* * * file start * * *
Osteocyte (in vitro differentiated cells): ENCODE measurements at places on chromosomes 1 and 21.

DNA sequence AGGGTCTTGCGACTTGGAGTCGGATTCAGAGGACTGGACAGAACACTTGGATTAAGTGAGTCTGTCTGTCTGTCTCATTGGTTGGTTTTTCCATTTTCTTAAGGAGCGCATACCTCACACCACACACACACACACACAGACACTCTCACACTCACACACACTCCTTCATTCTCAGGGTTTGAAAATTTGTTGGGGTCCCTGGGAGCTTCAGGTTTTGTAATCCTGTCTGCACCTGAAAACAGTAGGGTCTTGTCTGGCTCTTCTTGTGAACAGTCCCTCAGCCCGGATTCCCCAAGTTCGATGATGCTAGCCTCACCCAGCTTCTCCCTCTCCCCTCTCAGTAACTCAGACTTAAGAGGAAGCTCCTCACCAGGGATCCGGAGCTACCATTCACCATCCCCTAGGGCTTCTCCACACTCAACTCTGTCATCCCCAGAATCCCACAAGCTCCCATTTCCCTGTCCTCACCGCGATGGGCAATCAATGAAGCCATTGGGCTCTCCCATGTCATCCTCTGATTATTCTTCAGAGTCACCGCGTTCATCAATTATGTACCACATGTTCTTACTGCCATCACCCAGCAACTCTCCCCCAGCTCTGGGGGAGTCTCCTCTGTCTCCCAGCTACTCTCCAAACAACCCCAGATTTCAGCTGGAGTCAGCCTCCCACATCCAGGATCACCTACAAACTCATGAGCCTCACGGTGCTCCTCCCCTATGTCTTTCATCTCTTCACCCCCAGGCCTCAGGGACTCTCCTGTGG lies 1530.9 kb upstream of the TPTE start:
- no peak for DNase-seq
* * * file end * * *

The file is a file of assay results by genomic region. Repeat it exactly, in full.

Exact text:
Osteocyte (in vitro differentiated cells): ENCODE measurements at places on chromosomes 1 and 21.

DNA sequence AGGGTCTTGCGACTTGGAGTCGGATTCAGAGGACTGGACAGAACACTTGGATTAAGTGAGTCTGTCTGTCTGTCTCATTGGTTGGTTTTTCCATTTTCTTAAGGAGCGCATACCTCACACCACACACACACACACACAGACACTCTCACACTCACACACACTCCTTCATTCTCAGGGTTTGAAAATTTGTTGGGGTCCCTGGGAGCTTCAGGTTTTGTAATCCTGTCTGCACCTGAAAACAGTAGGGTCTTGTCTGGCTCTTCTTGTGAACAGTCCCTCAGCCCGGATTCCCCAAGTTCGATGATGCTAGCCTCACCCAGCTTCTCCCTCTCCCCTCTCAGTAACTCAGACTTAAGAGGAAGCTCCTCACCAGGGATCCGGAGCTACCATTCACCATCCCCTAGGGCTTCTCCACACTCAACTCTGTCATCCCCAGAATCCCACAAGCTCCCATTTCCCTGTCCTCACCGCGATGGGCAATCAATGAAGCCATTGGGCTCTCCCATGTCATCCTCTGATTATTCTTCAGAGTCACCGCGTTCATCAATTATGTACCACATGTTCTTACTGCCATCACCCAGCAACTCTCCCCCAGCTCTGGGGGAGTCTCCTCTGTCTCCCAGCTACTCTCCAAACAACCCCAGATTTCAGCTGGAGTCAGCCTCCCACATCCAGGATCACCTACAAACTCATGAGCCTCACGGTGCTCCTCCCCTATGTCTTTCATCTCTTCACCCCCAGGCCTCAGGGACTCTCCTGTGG lies 1530.9 kb upstream of the TPTE start:
- no peak for DNase-seq